Learn Vimscript the Hard Way

Execute

The execute command is used to evaluate a string as if it were a Vimscript command. We saw it in an earlier chapter, but now that we know a bit more about Vimscript Strings we're going to take another look.

Basic Execution

Run the following command:

:execute "echom 'Hello, world!'"

Vim evaluates echom 'Hello, world!' as a command and dutifully echoes it to the screen and message log. Execute is a very powerful tool because it lets you build commands out of arbitrary strings.

Let's try a more useful example. Prepare by opening a file in Vim, then using :edit foo.txt in the same window to open a new buffer. Now run the following command:

:execute "rightbelow vsplit " . bufname("#")

Vim will open the first file in a vertical split to the right of the second file. What happened here?

First, Vim builds the command string by concatenating "rightbelow vsplit " with the result of the bufname("#") call.

We'll look at the function more later, but for now just trust that it returns the path of the previous buffer. You can play with it using echom if you want to see for yourself.

Once bufname is evaluated Vim the string "rightbelow vsplit bar.txt". The execute command evaluates this as a Vimscript command which opens the split with the file.

Is Execute Dangerous?

In most programming languages the use of such an "eval" construct to evaluate strings as program code is frowned upon (to put it lightly). Vimscript's execute command doesn't have the same stigma for two reasons.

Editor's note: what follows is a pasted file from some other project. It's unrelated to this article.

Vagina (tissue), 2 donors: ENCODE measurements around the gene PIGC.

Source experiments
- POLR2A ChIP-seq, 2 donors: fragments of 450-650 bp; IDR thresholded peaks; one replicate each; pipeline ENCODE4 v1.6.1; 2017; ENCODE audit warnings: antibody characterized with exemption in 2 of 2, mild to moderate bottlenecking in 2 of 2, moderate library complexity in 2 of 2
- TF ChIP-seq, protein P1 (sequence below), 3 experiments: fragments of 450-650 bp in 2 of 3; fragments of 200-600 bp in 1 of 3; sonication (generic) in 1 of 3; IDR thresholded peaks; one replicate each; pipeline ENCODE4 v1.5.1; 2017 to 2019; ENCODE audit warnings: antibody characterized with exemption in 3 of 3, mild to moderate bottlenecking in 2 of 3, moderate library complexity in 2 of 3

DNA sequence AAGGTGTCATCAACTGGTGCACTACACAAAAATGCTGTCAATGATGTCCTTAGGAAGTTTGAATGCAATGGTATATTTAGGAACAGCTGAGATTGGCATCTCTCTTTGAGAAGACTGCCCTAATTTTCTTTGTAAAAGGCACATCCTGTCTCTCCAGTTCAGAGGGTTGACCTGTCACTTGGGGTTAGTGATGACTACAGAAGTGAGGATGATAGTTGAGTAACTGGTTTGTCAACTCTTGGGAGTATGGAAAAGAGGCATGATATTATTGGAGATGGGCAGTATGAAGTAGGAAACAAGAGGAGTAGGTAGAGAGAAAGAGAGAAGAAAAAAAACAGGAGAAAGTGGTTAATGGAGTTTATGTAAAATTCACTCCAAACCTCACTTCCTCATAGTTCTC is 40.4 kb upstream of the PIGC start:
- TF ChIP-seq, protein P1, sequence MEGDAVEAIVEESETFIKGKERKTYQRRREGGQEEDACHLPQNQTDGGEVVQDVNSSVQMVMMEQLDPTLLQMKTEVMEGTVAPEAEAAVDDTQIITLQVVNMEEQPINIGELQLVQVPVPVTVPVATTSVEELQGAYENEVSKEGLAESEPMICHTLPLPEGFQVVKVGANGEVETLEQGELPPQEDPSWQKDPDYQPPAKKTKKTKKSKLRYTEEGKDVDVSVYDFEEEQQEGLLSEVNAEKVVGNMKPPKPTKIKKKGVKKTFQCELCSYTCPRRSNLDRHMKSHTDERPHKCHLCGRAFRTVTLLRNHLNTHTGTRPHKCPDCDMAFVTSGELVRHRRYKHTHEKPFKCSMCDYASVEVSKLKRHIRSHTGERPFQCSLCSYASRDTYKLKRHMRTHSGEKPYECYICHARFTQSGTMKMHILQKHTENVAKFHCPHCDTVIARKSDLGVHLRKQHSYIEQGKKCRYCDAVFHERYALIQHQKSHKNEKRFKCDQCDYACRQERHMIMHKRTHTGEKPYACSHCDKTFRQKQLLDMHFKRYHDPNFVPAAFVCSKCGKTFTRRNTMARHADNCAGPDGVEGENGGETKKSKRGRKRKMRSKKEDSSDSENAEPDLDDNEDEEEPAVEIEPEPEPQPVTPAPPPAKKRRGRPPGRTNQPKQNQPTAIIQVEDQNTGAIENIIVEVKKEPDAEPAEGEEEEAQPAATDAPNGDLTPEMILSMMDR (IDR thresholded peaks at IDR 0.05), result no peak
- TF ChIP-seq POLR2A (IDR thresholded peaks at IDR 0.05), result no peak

First, most Vimscript code only ever takes input from a single person: the user. If the user wants to input a tricky string that will cause an execute command to do something bad, well, it's their computer! Contrast this with other languages, where programs constantly take input from untrusted users. Vim is a unique environment where the normal security concerns simply aren't common.

The second reason is that because Vimscript has sometimes arcane and tricky syntax, execute is often the easiest, most straightforward way to get something done. In most other languages using an "eval" construct won't usually save you much typing, but in Vimscript it can collapse many lines into a single one.

Exercises

Skim :help execute to get an idea of some of the things you can and can't use execute for. Don't dive too deeply yet -- we're going to revisit it very soon.

Read :help leftabove, :help rightbelow, :help :split, and :help :vsplit (notice the extra colon in the last two topics).

Add a mapping to your ~/.vimrc file that opens the previous buffer in a split of your choosing (vertical/horizontal, above/below/left/right).